• $\begingroup$ that is very cool. Can you tell us how you found that? $\endgroup$ Sep 22, 2021 at 14:19
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    $\begingroup$ @DmitryKamenetsky Intuitively I felt that skipping equal triplets would be best. I assumed both players use the same strategy, and this then allows for $3^{24}$ possible strategies - a player must choose left/middle/right for each of the 24 possible outcome triplets. I used a computer program to search for a good one among these (non-exhaustive search - try doing random perturbations to the strategy and only accept improvements). Then I found a way to describe one of those good strategies in words. $\endgroup$ Sep 22, 2021 at 14:38

While I haven't managed to beat @Jaap's result I think I gained some good intuition on the problem that is worth while sharing:


The centre piece of the advanced strategies we have seen is the following neat little trick:

Assume for the sake of argument that the events each player can see form a fixed recurrent sequence and only the phase is random. We could, equivalently, stipulate that they spin a wheel. Now let's further assume that the order of events for player A is upside down compared to the order of events for player B. Then they can win 100% by agreeing on a reference element a and both simply reporting the position of that element:

enter image description here

Two examples which should make the principle clear: Because of the opposite order of the patterns the difference in offsets simply cancels.


The advanced strategy @Jaap has described (for both the three way and the two way flips) can be viewed as transferring as much as possible of this simple scheme to the fully random situation: Choose a period (Jaap chose 3 with some success) get rid of monochromatic sequences, and group the remaining ones together if they are equal up to rotation. And now comes the tricky bit: Choose representatives for each class such that they are as similar as possible. This is necessary since after coordinating general strategies we have no means to communicate, so we need to settle for a single anchor point before we know which patterns we are going to work with.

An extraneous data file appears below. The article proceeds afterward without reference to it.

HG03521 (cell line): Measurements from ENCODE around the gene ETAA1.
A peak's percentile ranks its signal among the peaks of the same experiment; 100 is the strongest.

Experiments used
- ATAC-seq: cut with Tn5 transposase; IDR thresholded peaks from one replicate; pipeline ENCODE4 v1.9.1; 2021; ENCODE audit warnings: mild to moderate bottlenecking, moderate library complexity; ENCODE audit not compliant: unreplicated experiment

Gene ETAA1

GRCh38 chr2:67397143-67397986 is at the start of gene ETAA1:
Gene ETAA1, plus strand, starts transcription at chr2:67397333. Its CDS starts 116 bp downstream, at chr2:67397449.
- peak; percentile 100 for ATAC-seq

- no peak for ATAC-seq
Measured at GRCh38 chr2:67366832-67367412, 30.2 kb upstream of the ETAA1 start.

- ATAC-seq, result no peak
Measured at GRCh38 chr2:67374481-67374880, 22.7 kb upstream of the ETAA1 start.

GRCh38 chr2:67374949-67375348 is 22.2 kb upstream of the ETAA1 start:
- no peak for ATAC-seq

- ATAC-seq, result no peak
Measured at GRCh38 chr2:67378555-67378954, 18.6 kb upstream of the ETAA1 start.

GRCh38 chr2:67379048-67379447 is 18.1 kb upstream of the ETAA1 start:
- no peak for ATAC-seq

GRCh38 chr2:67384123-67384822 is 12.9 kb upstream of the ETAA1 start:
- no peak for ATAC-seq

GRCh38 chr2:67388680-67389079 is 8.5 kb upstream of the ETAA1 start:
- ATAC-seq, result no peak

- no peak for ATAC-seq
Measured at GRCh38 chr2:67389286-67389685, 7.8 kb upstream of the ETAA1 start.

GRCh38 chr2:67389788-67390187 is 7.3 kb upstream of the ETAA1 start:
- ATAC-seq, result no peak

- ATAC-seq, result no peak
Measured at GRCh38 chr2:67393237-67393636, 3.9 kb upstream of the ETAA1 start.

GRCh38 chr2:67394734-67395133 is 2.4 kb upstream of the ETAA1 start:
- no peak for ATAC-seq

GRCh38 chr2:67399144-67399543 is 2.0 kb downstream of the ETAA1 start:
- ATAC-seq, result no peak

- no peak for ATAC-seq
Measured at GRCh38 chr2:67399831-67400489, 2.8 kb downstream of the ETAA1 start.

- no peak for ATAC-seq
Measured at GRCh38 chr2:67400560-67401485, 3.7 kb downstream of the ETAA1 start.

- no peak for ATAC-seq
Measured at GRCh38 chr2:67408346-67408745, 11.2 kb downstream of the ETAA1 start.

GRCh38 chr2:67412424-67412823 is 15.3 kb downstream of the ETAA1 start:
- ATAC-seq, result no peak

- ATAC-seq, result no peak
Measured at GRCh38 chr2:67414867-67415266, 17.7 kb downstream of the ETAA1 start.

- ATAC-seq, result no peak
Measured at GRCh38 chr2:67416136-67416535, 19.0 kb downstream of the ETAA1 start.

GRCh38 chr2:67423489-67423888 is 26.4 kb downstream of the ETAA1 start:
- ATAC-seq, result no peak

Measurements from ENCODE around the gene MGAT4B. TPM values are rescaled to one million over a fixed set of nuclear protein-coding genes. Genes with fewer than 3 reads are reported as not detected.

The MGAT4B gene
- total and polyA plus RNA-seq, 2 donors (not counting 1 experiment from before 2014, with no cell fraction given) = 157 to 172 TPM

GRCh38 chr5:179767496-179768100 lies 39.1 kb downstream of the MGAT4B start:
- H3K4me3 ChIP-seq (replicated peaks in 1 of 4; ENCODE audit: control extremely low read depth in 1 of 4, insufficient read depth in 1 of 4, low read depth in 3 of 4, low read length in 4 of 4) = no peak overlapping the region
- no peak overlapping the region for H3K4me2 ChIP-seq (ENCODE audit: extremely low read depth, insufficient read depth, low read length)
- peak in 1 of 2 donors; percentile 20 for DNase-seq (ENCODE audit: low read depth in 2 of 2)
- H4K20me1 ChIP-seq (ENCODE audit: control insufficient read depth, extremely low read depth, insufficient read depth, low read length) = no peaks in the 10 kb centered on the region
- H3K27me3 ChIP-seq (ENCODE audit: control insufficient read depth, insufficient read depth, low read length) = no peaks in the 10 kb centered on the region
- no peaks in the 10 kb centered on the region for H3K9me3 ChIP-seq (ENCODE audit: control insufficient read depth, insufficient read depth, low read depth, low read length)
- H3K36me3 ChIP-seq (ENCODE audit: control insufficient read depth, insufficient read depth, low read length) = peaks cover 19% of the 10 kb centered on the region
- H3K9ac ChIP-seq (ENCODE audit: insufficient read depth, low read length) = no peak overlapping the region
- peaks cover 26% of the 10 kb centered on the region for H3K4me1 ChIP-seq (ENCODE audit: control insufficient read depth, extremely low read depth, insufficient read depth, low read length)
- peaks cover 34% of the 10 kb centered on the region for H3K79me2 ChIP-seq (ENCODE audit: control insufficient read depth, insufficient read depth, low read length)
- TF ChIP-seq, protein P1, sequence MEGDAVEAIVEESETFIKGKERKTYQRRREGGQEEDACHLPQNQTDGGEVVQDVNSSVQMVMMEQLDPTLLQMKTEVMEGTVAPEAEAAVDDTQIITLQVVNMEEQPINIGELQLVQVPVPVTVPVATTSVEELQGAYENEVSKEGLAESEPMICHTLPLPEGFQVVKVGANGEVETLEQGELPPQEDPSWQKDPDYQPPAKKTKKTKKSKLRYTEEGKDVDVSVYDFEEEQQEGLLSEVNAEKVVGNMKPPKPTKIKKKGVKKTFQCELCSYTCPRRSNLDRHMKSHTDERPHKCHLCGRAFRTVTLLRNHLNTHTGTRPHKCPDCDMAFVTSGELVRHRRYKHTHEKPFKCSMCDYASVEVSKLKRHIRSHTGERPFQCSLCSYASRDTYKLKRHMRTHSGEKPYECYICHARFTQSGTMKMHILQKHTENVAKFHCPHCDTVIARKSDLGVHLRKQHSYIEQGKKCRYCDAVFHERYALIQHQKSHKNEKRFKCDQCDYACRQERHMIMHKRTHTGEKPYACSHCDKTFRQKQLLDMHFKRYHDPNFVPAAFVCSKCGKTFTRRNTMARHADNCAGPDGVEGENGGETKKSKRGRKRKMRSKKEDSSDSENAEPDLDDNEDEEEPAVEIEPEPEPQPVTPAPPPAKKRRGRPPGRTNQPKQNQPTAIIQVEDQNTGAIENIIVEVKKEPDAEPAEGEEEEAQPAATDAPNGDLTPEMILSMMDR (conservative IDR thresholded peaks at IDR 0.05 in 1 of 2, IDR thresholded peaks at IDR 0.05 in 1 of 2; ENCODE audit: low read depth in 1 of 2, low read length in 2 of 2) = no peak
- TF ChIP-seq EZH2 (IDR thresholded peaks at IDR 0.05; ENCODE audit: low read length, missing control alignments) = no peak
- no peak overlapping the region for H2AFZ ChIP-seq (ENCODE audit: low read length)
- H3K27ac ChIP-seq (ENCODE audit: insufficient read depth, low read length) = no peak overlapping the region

Let's carry this out for the three letters three positions example. There are eight ($\frac{3^3-3} 3$) patterns up to rotation aligning them as best as we can they are (But keep in mind that one of the players needs to use the mirror image of this):

a b c
a b a
a b b
a c c
a a c
a c b
b b c
c b c


If we histogram the columns we get 6 x a , 1 x b , 1 x c ;; 5 x b , 2 x c , 1 x a ;; 5 x c , 2 x b , 1 x a

One can check that the number of wins can be calculated from these bin counts simply by taking squares, multiplying by group size and summing: $3 \times (6^2 + 1 + 1 + 5^2 + 2^2 + 1 + 5^2 + 2^2 + 1) = 294$ out of $24 \times 24 = 576$ pairs of outcomes total

(If the frame length isn't a prime and there are therefore classes with different period lengths it becomes only very slightly more compliated.)

This formula offers a cheap method for brute force approaches, but also suggests some pretty successful heuristic strategies: The more uneven the distribution the better, ideally a single dominant letter per column: which translates to the simple but effective algorithm choose one reference pattern (a b c) and align everything else as closely as possible.

We can now also begin to understand why three seems to be a sweet spot. There clearly is a trade off between longer chain length which would allow us to cover as much of the probability space as possible in the first and most efficient iteration of the strategy and shorter patterns which are much easier to align.


My brute forcing capability runs out at 2 letters and perhaps 6 positions or 3 letters and 4 positions:

        cycle length      2         3         4         5          6
alphabet size

      2                  2/3       0.7     0.69841    0.696078    0.68181

      3                  4/9      0.475    0.474696
  • $\begingroup$ Thank you. This is very useful. I will be writing my own implementation some time soon. $\endgroup$ Sep 27, 2021 at 0:59